How about making a fairy garden? The list goes on and on. Decide to have fun with your family. Relax, smell the roses and have fun!

Sunday, August 22, 2010

Music Tip #47 Big rocks in a jar

I'm sure a lot of you have heard or seen the object lesson of putting big rocks in a gallon jar. I LOVE this story because it is so true.

What are some of the BIG rocks you have in your life and in your family's life? If one of them is private music lessons, this becomes a tough rock to put in the jar. Parents know and understand the importance and value of practicing a musical instrument, but they have the harder job of getting their child to buy into that belief system.

So HOW and WHEN do you put the practice rock in the jar? The how could be having a family council meeting with your family and explaining your belief system of the value and importance of music. You could continue by saying that your family believes so strongly in the power of music, that it will be a priority for your family. It will be a daily practice. A big rock.

Then look and see what other big rocks you need to put in the jar. Do you have so many big rocks they WON'ALL FIT ? You may have to analyze the rocks and determine if some of them may not be so important after all. Are you rushing your child from soccer practice to piano lessons on Monday, followed by karate, dance, church activities, homework, etc on the other days? What about free time for your child to play and read? Should that be a large rock?

In the analogy, after the big rocks are placed in the jar, then there is still room for gravel, sand and water. What are the gravel, sand and water? More activities to cram in? I like to think of them as blessings that come from prioritizing. Like a smooth running home, time to talk with and enjoy your family, peace.

Now another big question is WHEN to put the practicing rock into your jar. Each family's schedule is different, and you may have to be creative. My sister and I took turns getting up at 6:30am on school days to practice the piano. The TV may have to be turned off on schools days so it is not a distraction. Other activities may need to be postponed until summer. Favorite times to practice for my piano students are before breakfast, after school, and after dinner.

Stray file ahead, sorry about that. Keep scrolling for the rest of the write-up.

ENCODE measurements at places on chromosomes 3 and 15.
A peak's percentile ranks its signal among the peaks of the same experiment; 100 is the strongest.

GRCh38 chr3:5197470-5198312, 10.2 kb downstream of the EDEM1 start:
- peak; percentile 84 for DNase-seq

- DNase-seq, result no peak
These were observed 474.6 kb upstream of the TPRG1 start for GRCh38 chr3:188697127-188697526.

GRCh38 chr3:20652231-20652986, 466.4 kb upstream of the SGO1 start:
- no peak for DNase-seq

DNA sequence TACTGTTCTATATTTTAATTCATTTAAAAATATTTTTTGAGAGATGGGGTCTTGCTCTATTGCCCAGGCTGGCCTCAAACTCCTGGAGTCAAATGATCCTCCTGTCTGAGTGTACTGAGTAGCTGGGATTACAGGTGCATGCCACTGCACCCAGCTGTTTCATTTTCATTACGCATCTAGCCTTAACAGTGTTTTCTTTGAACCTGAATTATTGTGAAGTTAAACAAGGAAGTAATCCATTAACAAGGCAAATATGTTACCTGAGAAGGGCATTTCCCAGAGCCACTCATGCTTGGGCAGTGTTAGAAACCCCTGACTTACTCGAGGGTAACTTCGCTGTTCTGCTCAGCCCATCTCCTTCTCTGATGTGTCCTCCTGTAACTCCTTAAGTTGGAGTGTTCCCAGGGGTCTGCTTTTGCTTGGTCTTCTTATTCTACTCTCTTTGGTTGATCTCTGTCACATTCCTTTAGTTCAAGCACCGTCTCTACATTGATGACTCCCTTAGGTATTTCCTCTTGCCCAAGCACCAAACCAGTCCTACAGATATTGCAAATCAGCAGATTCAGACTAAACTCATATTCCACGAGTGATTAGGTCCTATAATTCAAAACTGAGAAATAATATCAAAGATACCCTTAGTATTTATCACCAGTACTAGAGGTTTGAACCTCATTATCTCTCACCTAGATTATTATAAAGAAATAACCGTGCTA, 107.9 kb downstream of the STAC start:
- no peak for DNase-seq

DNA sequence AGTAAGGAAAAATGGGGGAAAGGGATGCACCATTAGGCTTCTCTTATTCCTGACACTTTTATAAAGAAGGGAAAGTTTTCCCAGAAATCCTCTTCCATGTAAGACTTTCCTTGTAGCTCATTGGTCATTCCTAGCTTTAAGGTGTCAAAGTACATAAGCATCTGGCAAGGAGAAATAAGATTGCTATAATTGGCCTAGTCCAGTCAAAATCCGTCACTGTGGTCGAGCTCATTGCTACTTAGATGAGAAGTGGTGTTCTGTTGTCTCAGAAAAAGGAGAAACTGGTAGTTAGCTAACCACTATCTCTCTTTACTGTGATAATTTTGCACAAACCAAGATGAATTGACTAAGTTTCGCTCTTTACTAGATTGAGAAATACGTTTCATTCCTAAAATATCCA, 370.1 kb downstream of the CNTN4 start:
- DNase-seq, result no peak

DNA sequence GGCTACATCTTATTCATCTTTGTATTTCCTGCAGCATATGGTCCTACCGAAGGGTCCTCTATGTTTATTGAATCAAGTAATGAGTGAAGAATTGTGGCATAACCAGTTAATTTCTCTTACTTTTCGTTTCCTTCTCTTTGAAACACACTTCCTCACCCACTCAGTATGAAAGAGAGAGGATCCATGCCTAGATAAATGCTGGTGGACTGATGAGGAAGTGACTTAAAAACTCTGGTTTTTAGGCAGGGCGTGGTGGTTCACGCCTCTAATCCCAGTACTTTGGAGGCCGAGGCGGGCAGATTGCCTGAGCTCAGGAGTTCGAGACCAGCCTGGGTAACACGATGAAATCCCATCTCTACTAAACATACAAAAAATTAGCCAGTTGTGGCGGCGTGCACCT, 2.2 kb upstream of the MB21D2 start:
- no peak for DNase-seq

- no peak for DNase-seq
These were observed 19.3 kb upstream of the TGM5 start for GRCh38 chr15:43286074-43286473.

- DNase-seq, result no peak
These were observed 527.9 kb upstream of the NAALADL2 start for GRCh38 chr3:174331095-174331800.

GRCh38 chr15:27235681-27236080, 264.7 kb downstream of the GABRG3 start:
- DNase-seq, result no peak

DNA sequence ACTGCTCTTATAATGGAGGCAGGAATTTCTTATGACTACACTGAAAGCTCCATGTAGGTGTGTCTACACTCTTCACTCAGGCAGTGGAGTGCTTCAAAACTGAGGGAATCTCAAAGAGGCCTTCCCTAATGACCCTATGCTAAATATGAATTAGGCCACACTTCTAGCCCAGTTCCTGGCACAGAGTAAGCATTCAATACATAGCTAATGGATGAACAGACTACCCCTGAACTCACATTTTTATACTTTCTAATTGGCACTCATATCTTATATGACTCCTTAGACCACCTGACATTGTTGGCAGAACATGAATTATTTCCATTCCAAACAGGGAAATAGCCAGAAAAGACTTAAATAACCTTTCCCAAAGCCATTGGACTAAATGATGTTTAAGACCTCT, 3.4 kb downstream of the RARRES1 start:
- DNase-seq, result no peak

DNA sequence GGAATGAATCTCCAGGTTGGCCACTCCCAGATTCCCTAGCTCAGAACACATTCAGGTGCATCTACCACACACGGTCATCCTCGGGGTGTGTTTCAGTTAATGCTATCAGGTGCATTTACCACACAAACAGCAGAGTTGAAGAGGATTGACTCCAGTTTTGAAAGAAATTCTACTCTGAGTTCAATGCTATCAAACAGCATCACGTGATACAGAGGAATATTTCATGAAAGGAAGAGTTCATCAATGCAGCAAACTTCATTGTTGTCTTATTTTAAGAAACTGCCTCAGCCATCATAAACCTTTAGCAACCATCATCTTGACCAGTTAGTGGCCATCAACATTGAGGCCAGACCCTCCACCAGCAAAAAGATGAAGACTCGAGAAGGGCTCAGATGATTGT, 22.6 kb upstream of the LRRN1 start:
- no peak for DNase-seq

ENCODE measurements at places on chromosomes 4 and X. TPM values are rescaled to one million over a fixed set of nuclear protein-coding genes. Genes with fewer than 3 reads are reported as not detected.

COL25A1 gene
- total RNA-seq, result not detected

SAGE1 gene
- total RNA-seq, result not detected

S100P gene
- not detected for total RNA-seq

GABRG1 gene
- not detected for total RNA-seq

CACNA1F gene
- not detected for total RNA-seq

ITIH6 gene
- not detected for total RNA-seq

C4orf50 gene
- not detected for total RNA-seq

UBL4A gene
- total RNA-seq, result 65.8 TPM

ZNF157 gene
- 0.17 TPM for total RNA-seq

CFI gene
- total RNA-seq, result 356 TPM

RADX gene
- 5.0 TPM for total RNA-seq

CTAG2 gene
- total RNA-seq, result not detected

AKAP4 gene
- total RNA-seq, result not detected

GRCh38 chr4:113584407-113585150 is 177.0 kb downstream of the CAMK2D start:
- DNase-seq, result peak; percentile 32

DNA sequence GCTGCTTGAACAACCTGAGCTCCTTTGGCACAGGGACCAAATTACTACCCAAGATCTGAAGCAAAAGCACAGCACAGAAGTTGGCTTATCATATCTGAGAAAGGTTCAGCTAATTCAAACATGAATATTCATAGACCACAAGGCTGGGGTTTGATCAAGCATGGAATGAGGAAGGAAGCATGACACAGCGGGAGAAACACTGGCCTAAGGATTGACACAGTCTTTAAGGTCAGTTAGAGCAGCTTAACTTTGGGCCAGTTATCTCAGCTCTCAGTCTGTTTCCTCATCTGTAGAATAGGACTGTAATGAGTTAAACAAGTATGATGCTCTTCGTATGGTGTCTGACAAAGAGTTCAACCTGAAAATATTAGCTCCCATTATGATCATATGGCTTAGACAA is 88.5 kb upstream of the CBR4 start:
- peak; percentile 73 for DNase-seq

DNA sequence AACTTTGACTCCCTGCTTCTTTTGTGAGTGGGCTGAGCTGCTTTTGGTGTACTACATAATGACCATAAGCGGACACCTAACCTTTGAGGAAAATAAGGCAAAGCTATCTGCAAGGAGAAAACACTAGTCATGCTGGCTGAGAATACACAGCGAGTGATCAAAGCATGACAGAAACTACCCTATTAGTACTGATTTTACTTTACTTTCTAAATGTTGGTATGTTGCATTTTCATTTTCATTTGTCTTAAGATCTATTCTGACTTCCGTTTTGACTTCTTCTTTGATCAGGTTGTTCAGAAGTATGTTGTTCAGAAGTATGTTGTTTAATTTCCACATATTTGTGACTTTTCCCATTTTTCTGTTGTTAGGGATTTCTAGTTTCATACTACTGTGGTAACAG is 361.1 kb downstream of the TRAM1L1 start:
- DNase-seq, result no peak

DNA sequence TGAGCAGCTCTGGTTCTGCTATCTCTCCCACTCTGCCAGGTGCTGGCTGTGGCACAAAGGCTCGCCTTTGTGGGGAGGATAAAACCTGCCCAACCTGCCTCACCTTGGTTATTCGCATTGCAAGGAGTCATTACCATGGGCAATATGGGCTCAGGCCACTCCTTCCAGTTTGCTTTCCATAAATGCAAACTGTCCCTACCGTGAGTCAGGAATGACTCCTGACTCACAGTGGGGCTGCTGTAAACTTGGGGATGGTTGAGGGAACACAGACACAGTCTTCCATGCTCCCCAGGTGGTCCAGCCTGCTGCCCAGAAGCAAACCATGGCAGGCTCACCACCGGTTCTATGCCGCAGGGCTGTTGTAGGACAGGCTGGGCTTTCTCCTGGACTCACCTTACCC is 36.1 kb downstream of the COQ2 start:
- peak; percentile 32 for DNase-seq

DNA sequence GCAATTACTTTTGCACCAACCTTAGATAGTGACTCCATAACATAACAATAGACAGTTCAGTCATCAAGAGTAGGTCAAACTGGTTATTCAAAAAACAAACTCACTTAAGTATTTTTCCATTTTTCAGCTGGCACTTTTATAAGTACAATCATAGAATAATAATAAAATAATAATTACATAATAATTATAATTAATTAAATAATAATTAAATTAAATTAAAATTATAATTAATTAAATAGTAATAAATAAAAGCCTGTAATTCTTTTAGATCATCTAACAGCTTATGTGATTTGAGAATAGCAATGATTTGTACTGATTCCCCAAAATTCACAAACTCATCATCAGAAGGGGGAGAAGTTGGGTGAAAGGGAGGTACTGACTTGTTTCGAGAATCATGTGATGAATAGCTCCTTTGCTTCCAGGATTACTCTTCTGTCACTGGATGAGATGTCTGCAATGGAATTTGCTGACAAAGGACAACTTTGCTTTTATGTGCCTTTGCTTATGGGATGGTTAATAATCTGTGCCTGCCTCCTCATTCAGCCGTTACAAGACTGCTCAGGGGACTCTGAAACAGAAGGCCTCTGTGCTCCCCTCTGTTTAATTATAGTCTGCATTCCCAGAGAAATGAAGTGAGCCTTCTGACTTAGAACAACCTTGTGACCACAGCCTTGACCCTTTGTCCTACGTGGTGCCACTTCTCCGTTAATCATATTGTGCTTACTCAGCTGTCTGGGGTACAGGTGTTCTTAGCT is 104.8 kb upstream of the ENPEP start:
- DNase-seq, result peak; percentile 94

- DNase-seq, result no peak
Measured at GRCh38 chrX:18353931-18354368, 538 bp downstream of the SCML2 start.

The bottom line is this: if you want your child to be proficient at playing an instrument, consistent daily practice has to be done. Practicing 3 times a week won't do it. Practicing incorrectly won't do it. Practicing for short times won't do it. Learning to play an instrument is a really big rock! And it is worth it! Music is the language of the soul. Help your child discover and express his soul.

Sunday, August 15, 2010

Music Tip #4 6 If you don't live on a farm....

I was recently listening to a podcast of an interview of Julie B. Beck, General Relief Society President of the LDS Church. Sister Beck's two married daughters were present for the interview and eventually the questions got around to talking about how it was growing up in their home. One of the daughters said that all three of the children had to take piano lessons. Sister Beck chimed into the conversation and said, yes, that since she couldn't raise her children on a farm and teach them good work ethics, she decided learning to play the piano would be her vehicle to teaching her children how to work. Both her daughters and her son took lessons for many, many years. She would drive them to their lessons and took advantage of having a captive audience, and used these drives to talk with her children and ask them how their lives were going. One of the daughters didn't enjoy taking lessons or see the value until she was 16 years old. Then suddenly she fell in love with the piano and loves teaching it now. Today all three children give piano lessons themselves.